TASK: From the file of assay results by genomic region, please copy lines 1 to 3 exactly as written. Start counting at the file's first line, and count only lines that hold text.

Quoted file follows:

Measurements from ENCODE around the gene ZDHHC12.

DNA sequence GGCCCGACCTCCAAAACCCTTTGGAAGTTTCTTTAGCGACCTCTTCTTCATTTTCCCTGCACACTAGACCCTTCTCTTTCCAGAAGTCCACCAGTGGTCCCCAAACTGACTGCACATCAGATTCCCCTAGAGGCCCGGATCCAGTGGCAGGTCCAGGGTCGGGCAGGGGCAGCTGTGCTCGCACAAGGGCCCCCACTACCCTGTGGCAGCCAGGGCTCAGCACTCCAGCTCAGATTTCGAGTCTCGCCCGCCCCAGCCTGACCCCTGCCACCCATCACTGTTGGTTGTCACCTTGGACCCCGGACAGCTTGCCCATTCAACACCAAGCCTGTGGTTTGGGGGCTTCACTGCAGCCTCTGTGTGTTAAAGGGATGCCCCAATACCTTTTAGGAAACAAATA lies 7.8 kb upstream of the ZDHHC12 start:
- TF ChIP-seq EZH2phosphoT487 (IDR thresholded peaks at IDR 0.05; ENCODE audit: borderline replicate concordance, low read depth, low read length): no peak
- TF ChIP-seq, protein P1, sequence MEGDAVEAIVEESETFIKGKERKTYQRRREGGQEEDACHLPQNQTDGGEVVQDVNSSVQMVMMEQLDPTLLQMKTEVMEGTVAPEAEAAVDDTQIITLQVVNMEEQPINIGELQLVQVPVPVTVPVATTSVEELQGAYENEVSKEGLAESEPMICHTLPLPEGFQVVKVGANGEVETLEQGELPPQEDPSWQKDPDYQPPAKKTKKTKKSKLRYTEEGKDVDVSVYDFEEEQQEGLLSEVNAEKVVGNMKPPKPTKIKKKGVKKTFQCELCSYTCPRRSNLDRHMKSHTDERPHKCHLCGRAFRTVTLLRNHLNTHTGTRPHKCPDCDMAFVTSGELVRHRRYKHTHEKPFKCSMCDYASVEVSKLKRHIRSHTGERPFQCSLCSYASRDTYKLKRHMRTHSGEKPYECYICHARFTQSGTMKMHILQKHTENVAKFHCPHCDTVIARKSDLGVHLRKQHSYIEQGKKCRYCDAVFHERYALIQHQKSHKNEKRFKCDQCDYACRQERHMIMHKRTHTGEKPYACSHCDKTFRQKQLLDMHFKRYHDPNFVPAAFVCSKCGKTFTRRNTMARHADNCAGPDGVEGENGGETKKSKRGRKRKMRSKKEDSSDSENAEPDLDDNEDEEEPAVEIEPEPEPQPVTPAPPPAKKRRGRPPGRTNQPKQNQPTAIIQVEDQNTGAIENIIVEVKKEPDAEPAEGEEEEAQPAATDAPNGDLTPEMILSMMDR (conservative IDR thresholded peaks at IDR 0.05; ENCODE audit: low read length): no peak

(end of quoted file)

Measurements from ENCODE around the gene ZDHHC12.

DNA sequence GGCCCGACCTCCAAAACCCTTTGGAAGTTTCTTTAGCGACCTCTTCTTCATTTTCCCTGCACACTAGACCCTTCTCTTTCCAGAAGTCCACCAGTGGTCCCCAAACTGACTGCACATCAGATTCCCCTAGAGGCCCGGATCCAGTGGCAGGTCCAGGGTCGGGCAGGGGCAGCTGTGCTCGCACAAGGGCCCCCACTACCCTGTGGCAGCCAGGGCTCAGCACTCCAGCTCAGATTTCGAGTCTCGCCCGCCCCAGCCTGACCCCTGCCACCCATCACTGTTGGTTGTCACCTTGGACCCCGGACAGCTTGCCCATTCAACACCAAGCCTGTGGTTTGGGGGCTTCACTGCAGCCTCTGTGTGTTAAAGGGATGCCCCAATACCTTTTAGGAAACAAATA lies 7.8 kb upstream of the ZDHHC12 start:
- TF ChIP-seq EZH2phosphoT487 (IDR thresholded peaks at IDR 0.05; ENCODE audit: borderline replicate concordance, low read depth, low read length): no peak